McGill students protest university's decision to not require proof of COVID-19 vaccination
MONTREAL -- As McGill University starts classes for the fall semester, members of the Students' Society of McGill University (SSMU) opted for the front lawn over the classroom to protest the school's decision not to require proof of COVID-19 vaccination to be on campus.
"A disturbing lack of empathy by administration. Students, professors and staff need accommodations, whether they are for themselves or for their loved ones," reads a tweet by the SSMU.
If proof of vaccine will not be made mandatory on campus, the students say they want testing sites to be made available -- especially for those living in dorms. In addition, the students want the option to learn remotely, a well as mandatory contact tracing on campus.
"It's weird that we're being so safe about everything except mandatory vaccines," said student Danielle Allard.
"My professors are literally writing letters to the school telling them that they're legally obliged to take measures and they're not," said student Daniel Tamblyn-Watts.
They also complain that the university is not being accomodating to immunocompromised students.
"I could possibly lose my funding to be here if I took a year off as the admin has suggested," said immunocompromised student Emily Black. "I could lose my spot here."
McGill says it is requiring students to wear masks indoors at all times to keep in tune with Quebec public health recommendations, but there will be no distancing required in classrooms. Employees have been asked to fill out daily self-assessment forms before coming to campus.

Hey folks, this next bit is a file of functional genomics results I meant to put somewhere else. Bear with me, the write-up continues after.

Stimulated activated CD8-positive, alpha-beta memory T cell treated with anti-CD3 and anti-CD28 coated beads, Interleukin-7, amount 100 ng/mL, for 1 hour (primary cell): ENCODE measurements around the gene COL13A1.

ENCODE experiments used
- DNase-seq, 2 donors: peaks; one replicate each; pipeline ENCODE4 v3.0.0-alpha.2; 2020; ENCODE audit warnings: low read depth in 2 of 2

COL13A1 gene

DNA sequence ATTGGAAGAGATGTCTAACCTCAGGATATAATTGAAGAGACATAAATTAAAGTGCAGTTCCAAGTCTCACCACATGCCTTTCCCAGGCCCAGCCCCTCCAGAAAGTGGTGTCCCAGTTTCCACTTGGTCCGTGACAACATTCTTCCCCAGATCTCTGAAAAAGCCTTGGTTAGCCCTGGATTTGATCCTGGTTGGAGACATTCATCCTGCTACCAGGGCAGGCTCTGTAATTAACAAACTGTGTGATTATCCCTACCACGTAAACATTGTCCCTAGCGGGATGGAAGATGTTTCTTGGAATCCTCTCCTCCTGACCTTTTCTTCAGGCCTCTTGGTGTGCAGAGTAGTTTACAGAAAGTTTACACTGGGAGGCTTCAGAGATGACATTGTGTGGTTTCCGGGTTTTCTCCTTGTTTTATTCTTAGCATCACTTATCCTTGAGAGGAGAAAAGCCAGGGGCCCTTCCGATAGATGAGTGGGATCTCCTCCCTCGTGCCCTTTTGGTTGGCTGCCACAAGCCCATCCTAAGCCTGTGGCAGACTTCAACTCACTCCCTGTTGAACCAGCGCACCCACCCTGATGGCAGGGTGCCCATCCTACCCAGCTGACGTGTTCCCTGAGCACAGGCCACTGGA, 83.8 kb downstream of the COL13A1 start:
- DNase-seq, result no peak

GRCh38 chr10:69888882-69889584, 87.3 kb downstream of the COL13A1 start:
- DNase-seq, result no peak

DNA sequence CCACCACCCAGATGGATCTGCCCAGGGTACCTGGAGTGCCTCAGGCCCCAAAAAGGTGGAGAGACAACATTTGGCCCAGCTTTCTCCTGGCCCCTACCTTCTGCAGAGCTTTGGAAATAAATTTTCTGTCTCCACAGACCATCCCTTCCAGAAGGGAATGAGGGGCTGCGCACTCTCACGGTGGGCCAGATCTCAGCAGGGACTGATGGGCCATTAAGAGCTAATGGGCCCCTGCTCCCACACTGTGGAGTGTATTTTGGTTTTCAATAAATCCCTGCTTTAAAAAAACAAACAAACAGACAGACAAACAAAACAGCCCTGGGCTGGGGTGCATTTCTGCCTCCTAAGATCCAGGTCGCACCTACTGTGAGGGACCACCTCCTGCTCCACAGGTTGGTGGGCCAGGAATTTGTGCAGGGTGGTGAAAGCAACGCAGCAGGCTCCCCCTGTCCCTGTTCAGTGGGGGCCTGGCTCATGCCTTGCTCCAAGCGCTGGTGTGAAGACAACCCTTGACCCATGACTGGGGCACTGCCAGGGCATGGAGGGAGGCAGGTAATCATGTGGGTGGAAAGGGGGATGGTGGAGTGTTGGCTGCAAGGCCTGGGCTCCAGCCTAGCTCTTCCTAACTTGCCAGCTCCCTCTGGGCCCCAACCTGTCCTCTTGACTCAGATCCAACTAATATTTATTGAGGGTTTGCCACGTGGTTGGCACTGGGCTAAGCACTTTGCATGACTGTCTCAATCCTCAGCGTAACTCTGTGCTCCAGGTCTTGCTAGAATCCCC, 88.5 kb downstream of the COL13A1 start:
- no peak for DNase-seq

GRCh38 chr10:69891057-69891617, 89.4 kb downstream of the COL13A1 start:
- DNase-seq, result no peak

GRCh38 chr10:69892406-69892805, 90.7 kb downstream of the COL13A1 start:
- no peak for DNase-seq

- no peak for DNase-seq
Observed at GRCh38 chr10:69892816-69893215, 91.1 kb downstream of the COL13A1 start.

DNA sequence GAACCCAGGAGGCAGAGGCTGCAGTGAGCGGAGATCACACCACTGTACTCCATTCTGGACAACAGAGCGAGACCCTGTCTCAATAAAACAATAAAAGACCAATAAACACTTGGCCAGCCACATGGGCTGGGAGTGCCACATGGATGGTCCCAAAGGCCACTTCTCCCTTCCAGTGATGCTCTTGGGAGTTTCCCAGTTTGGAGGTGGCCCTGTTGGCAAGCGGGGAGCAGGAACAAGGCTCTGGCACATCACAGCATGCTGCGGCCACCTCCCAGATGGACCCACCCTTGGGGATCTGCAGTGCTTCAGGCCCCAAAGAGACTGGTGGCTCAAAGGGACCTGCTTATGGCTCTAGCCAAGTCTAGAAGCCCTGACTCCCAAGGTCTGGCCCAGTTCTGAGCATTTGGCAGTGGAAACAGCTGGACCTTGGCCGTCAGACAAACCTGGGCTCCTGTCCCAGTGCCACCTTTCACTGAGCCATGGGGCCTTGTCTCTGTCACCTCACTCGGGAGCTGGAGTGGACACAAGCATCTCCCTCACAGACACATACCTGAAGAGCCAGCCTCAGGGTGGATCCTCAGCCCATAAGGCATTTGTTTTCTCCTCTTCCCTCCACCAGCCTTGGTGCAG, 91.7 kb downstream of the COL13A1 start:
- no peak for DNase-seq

"Our utmost priority has always been the health and safety of our students and staff. McGill University has been working with and continues to work with the various government authorities to align with directives, to adapt our plans, and to put in place the necessary measures that will ensure the successful return of students and employees to our campuses this Fall," McGill media relations officer Frederique Mazerolle said.
"At this point in time, our view is that unless the government mandates vaccination, in the Quebec context we cannot legally require it. Based on the most recent figures received from the government authorities, more than 85 per cent of our students are vaccinated. There is a very high degree of certainty that most at-risk people will be vaccinated."
Mazerolle added that VaxiCode passports will be required to access a wide range of non-essential activities on and off-campus.
More than 1,000 people have signed an online petition demanding McGill make vaccines mandatory for students on campus.
This week, the Legault government announced vaccinations will be made mandatory for health care workers and students in health-care programs.
That rule will not apply for those in other departments.